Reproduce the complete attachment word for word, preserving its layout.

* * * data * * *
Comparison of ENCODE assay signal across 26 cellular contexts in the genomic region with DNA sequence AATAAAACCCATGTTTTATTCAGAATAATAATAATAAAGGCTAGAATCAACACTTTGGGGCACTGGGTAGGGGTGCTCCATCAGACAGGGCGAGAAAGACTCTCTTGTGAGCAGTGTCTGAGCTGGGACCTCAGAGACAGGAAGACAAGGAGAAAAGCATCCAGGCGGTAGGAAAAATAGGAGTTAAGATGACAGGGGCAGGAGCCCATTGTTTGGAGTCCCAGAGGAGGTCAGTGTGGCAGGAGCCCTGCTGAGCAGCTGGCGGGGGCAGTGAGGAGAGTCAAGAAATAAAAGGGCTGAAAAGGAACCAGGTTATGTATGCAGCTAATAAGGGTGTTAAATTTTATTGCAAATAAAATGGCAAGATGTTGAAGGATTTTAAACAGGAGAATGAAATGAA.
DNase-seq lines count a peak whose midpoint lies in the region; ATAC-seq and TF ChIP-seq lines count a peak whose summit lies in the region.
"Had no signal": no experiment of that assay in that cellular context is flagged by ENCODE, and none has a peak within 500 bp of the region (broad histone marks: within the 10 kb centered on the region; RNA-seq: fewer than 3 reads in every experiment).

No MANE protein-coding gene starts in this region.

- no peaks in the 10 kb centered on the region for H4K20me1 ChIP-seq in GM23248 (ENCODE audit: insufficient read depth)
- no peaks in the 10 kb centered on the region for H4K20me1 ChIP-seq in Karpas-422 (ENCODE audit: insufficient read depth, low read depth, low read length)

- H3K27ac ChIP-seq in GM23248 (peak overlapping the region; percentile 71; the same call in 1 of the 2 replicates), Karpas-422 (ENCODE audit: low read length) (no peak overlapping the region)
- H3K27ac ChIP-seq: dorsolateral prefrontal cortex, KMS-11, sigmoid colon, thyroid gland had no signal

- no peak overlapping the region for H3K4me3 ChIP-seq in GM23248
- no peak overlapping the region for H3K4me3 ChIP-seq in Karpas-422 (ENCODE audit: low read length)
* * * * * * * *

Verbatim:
Comparison of ENCODE assay signal across 26 cellular contexts in the genomic region with DNA sequence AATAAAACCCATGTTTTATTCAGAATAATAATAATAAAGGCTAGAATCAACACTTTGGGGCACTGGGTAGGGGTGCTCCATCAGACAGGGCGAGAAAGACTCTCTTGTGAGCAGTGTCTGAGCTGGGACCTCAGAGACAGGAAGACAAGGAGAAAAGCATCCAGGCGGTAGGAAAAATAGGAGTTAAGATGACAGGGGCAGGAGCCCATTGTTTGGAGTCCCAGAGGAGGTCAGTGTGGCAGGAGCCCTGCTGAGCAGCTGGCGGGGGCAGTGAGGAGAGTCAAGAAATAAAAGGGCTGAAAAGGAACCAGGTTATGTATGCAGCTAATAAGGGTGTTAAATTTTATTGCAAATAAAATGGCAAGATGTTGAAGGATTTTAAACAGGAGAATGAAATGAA.
DNase-seq lines count a peak whose midpoint lies in the region; ATAC-seq and TF ChIP-seq lines count a peak whose summit lies in the region.
"Had no signal": no experiment of that assay in that cellular context is flagged by ENCODE, and none has a peak within 500 bp of the region (broad histone marks: within the 10 kb centered on the region; RNA-seq: fewer than 3 reads in every experiment).

No MANE protein-coding gene starts in this region.

- no peaks in the 10 kb centered on the region for H4K20me1 ChIP-seq in GM23248 (ENCODE audit: insufficient read depth)
- no peaks in the 10 kb centered on the region for H4K20me1 ChIP-seq in Karpas-422 (ENCODE audit: insufficient read depth, low read depth, low read length)

- H3K27ac ChIP-seq in GM23248 (peak overlapping the region; percentile 71; the same call in 1 of the 2 replicates), Karpas-422 (ENCODE audit: low read length) (no peak overlapping the region)
- H3K27ac ChIP-seq: dorsolateral prefrontal cortex, KMS-11, sigmoid colon, thyroid gland had no signal

- no peak overlapping the region for H3K4me3 ChIP-seq in GM23248
- no peak overlapping the region for H3K4me3 ChIP-seq in Karpas-422 (ENCODE audit: low read length)